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So I survived another gaming convention, PDXAGE.  This is an annual convention in Portland, Oregon, where the gamers take over a convention center at a hotel near the airport, and play games for three days.

I ran three sessions of Call of Cthulhu.  I won’t go into a lot of detail about them, as I want to run the same sessions for the Thursday group, and if I give away all the details, then the players will have an advantage.  It also won’t be as much fun for the players, if they know what they need to do in the game.

I also played a bunch of D&D Adventurer’s League.  This is the organized play version of D&D, kind of like the Pathfinder Society and what other games like Shadowrun have.  It was fun, but the organized play games always seem like they are forced.  You have three things to do in order.  Get your mission, travel to your mission (and have an encounter), then at your mission, you fight monsters.  At the end of the mission, you all wait while the DM calculates how many gold pieces, renown, downtime and experience points are to be divided up by the party members.

It is fun, but but there are problems with con games.  OK, I won’t call them “problems”, instead I will call them “observations”.  Calling them problems makes it sound like I am complaining.  If you look at going to a con like an anthropologist meeting with a tribe, and observing their behavior, then you can really find some interesting behaviors.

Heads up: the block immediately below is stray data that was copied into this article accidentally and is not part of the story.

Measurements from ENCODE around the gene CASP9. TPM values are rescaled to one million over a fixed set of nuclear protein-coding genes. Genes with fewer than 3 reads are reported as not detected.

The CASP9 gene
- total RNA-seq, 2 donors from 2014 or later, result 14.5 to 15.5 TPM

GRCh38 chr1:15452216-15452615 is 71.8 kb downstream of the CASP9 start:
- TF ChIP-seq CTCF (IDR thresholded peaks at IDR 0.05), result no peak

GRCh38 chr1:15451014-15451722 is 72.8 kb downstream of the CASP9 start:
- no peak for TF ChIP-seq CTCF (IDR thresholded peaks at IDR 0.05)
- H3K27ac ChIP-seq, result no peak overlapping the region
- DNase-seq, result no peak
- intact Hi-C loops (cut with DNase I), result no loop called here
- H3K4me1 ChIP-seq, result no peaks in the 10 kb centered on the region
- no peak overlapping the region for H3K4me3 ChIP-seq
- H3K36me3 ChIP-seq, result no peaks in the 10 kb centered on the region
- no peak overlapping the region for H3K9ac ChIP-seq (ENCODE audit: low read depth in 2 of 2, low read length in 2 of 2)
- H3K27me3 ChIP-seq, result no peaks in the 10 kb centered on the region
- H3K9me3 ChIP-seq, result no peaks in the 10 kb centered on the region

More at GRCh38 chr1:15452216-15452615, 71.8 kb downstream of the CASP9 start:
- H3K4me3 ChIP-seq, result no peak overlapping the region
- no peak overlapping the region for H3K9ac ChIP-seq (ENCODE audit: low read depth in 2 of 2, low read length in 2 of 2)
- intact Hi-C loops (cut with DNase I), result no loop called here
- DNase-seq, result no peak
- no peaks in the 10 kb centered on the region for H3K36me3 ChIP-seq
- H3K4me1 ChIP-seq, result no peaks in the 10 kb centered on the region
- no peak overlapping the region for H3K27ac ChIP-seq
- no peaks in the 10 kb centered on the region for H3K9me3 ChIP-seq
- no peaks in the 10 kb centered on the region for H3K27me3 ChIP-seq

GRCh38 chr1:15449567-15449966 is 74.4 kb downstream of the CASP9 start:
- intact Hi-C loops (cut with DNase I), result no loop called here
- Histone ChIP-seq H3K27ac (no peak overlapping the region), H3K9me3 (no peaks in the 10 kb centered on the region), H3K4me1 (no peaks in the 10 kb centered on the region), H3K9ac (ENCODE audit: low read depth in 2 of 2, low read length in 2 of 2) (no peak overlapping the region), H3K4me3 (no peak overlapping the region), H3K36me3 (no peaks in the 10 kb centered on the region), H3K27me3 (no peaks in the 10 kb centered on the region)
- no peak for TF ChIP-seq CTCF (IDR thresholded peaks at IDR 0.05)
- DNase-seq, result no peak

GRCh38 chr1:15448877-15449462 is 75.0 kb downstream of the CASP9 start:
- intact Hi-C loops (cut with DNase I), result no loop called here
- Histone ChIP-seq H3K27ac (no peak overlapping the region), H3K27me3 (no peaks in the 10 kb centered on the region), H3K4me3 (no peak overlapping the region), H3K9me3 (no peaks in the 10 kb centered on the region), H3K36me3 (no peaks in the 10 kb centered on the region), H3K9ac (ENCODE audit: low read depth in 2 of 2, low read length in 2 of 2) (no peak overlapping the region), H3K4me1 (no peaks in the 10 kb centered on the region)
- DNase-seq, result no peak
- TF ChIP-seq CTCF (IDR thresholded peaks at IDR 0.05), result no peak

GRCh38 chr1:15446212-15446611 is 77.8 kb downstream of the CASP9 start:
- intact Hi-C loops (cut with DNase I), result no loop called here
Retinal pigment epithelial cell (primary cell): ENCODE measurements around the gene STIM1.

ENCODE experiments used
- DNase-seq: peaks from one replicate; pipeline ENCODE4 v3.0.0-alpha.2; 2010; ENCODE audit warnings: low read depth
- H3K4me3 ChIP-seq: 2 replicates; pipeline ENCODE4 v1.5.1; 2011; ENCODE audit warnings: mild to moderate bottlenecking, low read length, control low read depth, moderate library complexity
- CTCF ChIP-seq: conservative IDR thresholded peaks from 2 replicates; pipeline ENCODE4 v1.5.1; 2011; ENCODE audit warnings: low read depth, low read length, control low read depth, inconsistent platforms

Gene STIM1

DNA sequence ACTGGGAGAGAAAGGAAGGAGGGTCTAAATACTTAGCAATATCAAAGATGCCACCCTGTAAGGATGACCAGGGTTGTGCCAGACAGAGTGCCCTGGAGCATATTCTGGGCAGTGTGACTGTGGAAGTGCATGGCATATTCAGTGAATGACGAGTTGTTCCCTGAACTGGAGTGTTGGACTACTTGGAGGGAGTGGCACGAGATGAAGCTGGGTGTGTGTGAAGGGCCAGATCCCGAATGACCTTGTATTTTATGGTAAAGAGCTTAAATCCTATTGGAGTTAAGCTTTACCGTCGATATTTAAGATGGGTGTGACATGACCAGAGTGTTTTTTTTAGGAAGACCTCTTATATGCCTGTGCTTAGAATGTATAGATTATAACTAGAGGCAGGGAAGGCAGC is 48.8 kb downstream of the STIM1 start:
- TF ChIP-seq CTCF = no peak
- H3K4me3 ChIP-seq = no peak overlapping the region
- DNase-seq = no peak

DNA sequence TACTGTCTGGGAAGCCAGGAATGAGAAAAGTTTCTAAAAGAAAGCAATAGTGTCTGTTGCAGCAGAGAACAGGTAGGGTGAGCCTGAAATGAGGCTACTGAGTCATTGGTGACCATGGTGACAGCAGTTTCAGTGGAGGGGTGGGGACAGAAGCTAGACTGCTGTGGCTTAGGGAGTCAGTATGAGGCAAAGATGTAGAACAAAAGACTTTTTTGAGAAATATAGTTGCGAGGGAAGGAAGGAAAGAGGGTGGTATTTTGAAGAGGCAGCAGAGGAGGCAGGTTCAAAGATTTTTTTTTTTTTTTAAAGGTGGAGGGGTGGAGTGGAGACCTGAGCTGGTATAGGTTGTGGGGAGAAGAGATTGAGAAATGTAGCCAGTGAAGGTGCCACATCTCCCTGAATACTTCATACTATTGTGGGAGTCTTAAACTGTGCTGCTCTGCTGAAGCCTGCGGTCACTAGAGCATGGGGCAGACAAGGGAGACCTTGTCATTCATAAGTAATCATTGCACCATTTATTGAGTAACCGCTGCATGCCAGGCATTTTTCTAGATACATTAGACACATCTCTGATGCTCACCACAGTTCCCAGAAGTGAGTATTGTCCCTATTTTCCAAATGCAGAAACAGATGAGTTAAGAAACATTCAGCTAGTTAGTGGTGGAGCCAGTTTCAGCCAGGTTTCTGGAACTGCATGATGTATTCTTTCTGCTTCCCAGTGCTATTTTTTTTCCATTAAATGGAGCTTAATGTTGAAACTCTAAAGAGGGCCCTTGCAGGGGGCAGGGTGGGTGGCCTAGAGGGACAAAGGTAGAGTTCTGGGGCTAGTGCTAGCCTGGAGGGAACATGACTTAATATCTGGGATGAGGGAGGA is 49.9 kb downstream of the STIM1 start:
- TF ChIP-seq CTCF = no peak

When I went into Army basic training, I was a little more mature than some of the other people there.  OK, I wasn’t too much more mature, since I went into the army because I didn’t have the maturity to go off to college and succeed.  I needed to have the army give me a reason to succeed.  Five minutes into boot camp, I didn’t know what I wanted to do with my life, but I knew I didn’t want to be a private in the army.  That experience caused me to end up going to college and doing quite well.  I was smart enough for college.  I just didn’t have the maturity right out of high school to do it.  The army gave me that maturity, or at least the desire to not be a private any more.

By the time I went to boot camp, I had already been a foreign exchange student for a year.  I left for a year to Australia just a few days after I turned 16.  I had 42 pounds of luggage, and a book, got on a 747 and flew out of Vancouver BC’s airport for Hawaii, then Fiji, then Sydney, then Perth.  I spent a year away from everybody that I knew.  I met a lot of new friends.  I learned a lot about myself, and the rest of the world.  I grew up a lot (not enough to go to college and succeed mind you, so I hadn’t matured that much).